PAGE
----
Last updated on May 17th, 2018 at 05:32 am
When the severity of Corey’s condition finally hit home, I realised how lonely our healing journey was. Which ever way I looked I could not find an appropriate support group. So I decided to form my own. And boy am I glad I did.
There is certain comfort in speaking the same lingo. And sometimes, strong friendships are forged as our children come together without being singled out for their allergic conditions.
Today we have a guest post from fellow eczema mama and dear friend, Danielle. Our friendship started out of necessity, but over time it is clear we share very similar views on how to raise our allergic children.
Here is Danielle’s and Casper’s story:
From bloody itch to just a stitch: One parent’s eczema story (part 1)
My son turns 16 months old today. Like any parent, my smartphone is filled with photos and videos documenting his life – 5,501 photos, to be exact – from the moment he was born until just yesterday. Unlike some, however, I scroll a little too fast when I’m reminiscing, skipping a month or two because it hurts to look at some photos.
He has eczema. Not a little rash on his upper lip, but the kind that crusts over and oozes, obscuring his features; the kind that draws blood when he claws at it in the dark of night, howling his anguish inconsolably.
For over a year, his skin condition was as changeable as weather. Volatile and terrifying to behold, it ruled the rhythms of our lives. On a good day, we slept soundly. On a bad day, we would suffer endless days of short sleep, punctuated at regular intervals by scratching, screams then wailing. Life became unbearable.
Like some fanatical adherent to a wrathful deity, every shelf in his room was adorned with creams, lotions and sprays – offerings to mollify the god of eczema. We must have spent thousands.
WE DID SO MUCH – AND YET NO IMPROVEMENTS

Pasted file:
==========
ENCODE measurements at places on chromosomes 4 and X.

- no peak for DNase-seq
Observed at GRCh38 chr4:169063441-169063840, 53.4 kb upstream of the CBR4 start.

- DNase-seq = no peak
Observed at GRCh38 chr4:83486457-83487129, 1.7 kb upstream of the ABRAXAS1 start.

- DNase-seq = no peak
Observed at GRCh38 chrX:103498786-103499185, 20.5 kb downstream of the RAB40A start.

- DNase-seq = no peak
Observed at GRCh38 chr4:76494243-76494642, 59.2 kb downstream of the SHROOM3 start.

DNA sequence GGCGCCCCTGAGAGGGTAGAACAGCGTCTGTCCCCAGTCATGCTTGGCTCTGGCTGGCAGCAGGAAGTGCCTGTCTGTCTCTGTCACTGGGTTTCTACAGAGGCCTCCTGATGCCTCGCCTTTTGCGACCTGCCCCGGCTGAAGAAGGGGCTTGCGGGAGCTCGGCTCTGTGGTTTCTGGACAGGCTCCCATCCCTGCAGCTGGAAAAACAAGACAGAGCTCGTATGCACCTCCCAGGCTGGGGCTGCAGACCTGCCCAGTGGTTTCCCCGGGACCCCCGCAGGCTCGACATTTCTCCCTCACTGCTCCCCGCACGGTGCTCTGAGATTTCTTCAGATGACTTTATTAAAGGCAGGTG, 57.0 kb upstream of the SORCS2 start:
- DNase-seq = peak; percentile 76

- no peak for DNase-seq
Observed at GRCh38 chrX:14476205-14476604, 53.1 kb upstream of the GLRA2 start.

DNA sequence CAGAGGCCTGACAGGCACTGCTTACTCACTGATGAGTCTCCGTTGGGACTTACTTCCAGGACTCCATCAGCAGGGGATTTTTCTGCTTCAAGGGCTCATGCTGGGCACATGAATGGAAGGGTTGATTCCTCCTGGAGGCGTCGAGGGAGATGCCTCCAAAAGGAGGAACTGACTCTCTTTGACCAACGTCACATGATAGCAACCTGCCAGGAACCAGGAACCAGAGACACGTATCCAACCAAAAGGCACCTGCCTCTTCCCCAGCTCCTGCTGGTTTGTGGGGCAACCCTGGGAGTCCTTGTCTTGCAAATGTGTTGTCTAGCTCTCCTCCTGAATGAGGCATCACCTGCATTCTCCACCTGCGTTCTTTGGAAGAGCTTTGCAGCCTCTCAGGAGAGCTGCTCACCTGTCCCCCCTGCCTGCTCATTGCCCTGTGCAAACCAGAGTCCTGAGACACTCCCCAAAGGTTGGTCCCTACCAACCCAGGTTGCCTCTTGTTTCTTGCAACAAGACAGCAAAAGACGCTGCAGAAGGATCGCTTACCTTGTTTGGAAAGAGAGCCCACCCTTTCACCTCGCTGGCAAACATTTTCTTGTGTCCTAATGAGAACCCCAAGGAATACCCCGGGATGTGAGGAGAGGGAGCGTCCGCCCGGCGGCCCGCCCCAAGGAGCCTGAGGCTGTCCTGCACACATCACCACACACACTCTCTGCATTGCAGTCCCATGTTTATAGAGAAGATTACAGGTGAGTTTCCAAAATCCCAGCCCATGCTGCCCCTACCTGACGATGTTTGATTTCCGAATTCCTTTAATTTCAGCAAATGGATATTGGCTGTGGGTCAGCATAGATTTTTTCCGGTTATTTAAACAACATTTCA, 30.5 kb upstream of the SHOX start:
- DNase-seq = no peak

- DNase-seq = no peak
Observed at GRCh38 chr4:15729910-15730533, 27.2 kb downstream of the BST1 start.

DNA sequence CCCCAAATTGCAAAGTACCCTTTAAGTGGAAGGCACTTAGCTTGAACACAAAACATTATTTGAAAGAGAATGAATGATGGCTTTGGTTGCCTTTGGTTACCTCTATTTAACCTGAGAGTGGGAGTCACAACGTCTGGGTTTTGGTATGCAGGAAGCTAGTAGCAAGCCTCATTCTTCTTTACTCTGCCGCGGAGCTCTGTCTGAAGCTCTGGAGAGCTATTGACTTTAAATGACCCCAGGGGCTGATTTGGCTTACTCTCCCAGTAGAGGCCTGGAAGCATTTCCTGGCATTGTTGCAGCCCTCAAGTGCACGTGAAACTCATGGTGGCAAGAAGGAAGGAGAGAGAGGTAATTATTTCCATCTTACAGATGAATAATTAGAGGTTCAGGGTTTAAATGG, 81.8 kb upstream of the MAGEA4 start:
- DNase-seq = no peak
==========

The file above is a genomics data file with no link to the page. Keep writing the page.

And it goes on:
We did allergy tests; we saw experts. We heard conflicting advice. Breastfeed. Don’t breastfeed (I breastfed him anyway). We packed away our rugs. Rehomed our cat. Fermented probiotics. Washed our laundry with soap nuts (don’t ask). Googled desperately at 4 am. Often. Hired people to test the toxicity of our flat. Consulted a dietitian. But still, his skin did not improve.
Around the time that he turned one, I had a meltdown of sorts. I had hired a photographer to document the occasion, but the only photo I liked was one in black and white. In every other photo, I could see the telltale redness around his mouth and limbs, and it made me feel defeated. Depression gnawed at me. I wanted out.
I knew we had to take measures. I knew I needed support.
AND THEN HOPE
I met Amanda, virtually at first, and I felt, for the first time, a glimmer of hope. I simplified, and it worked. Not entirely – there wouldn’t be a longer story otherwise – but sanity, long departed from our household, began to creep in gradually.
I no longer felt defensive when I took my son out. Well-meaning strangers offering skin advice no longer approached us. It wasn’t a miracle by any stretch, but it felt like a truce had been struck between the eczema gods and us. At least for now, his photos looked great.
This story will appear in two parts. Follow us at @projectsimplicitysg to stay updated!